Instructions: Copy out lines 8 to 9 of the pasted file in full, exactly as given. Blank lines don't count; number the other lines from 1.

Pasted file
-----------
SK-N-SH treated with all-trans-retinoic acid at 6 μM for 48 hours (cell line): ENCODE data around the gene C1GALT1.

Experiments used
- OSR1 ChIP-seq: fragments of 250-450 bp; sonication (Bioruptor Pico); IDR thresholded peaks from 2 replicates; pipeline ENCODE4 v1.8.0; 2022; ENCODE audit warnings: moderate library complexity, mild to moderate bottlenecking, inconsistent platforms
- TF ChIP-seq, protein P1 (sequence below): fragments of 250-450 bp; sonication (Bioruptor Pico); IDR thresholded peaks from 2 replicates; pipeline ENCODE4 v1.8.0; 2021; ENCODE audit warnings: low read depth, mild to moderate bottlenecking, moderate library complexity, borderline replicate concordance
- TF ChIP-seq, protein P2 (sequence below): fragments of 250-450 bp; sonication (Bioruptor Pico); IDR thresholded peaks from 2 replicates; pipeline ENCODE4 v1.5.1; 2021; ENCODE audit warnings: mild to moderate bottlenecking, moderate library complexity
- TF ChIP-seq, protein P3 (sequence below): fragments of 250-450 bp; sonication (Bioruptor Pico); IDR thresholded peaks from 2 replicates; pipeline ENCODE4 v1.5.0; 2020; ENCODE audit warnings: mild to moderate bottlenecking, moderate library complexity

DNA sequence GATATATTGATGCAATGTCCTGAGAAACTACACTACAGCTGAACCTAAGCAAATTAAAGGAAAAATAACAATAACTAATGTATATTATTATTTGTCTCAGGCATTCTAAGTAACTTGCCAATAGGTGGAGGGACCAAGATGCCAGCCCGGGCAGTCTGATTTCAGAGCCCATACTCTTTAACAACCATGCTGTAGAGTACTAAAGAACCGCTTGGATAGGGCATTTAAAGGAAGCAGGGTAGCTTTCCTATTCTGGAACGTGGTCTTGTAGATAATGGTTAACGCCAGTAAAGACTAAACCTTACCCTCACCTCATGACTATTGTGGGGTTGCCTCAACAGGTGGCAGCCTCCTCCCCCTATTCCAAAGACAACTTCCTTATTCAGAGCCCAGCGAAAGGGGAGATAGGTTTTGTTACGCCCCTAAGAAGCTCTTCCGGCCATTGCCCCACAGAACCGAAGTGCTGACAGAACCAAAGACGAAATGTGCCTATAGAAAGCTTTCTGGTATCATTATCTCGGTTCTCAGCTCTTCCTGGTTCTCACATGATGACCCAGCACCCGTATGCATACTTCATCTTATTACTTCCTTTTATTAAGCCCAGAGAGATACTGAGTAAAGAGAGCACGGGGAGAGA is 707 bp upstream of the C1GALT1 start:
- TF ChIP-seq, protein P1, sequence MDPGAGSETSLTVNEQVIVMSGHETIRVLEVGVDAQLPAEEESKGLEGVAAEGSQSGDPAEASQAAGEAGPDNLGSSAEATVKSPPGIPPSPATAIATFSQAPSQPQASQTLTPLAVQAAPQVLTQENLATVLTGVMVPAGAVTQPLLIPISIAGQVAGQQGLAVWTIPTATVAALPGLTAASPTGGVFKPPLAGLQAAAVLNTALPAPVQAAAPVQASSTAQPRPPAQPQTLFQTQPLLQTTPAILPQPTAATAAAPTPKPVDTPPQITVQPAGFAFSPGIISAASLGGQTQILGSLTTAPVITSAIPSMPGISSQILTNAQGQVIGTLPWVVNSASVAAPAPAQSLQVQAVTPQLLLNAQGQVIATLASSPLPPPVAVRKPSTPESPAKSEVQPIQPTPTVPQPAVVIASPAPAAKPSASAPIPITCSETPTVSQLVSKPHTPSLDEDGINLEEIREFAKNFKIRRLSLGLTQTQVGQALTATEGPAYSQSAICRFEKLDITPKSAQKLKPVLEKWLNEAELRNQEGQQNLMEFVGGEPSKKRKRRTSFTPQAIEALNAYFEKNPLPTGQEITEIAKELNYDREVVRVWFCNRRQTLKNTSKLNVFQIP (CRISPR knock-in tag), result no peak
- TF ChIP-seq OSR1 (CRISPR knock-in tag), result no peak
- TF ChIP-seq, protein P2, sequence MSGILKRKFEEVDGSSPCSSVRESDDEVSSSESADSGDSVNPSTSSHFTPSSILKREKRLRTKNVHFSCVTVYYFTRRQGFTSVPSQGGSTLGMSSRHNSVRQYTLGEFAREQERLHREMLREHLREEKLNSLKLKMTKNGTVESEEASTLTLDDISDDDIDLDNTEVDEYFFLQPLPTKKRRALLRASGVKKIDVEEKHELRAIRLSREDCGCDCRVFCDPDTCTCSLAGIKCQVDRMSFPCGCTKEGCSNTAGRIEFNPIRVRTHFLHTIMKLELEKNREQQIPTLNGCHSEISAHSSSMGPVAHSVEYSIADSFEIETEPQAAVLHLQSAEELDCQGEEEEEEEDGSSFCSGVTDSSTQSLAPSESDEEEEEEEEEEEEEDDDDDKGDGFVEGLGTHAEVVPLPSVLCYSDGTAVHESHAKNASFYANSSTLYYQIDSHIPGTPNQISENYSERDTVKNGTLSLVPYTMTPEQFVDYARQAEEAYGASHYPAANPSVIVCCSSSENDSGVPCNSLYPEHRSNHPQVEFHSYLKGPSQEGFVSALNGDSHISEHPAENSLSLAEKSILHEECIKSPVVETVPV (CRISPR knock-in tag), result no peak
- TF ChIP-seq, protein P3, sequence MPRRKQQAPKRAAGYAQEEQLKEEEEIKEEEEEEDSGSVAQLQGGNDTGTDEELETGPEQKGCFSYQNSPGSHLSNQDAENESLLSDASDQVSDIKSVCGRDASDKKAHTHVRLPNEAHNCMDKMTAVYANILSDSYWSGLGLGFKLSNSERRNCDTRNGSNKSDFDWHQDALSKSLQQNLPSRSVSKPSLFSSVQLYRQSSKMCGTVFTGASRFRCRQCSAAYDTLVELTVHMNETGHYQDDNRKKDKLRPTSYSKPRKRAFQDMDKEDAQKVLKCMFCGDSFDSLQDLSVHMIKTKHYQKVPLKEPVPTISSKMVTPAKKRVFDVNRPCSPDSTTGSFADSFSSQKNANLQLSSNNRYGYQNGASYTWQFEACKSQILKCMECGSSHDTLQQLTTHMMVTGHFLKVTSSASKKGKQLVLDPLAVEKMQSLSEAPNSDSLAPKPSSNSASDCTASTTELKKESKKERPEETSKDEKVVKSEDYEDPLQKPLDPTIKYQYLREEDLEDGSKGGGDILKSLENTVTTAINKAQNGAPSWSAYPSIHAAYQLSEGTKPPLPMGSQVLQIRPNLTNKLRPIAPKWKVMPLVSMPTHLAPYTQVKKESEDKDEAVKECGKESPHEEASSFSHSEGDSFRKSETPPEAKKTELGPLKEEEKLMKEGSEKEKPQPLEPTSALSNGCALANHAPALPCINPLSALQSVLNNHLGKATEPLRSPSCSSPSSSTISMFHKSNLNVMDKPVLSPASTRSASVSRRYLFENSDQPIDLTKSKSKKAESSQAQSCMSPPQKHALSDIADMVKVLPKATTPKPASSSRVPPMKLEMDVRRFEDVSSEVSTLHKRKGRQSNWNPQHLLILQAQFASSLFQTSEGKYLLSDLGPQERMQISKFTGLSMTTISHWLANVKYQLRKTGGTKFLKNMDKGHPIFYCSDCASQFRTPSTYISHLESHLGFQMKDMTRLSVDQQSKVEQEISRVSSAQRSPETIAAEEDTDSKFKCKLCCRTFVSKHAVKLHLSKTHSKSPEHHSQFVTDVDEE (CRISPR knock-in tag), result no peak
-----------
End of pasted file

- TF ChIP-seq, protein P1, sequence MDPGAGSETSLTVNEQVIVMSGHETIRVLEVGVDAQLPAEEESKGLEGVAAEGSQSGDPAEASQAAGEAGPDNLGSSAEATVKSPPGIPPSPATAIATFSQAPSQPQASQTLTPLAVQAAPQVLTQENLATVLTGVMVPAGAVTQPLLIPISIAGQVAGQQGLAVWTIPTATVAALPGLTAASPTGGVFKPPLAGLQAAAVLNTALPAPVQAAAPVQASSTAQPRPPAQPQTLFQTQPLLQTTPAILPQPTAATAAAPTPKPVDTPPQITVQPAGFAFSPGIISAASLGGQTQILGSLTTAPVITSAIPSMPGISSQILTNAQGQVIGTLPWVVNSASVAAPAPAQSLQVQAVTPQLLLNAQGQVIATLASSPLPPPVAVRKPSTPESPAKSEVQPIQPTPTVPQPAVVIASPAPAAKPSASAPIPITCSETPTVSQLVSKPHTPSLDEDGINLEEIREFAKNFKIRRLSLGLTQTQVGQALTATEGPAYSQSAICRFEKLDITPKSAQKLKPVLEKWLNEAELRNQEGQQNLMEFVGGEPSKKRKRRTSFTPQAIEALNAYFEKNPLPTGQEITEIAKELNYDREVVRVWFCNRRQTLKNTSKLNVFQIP (CRISPR knock-in tag), result no peak
- TF ChIP-seq OSR1 (CRISPR knock-in tag), result no peak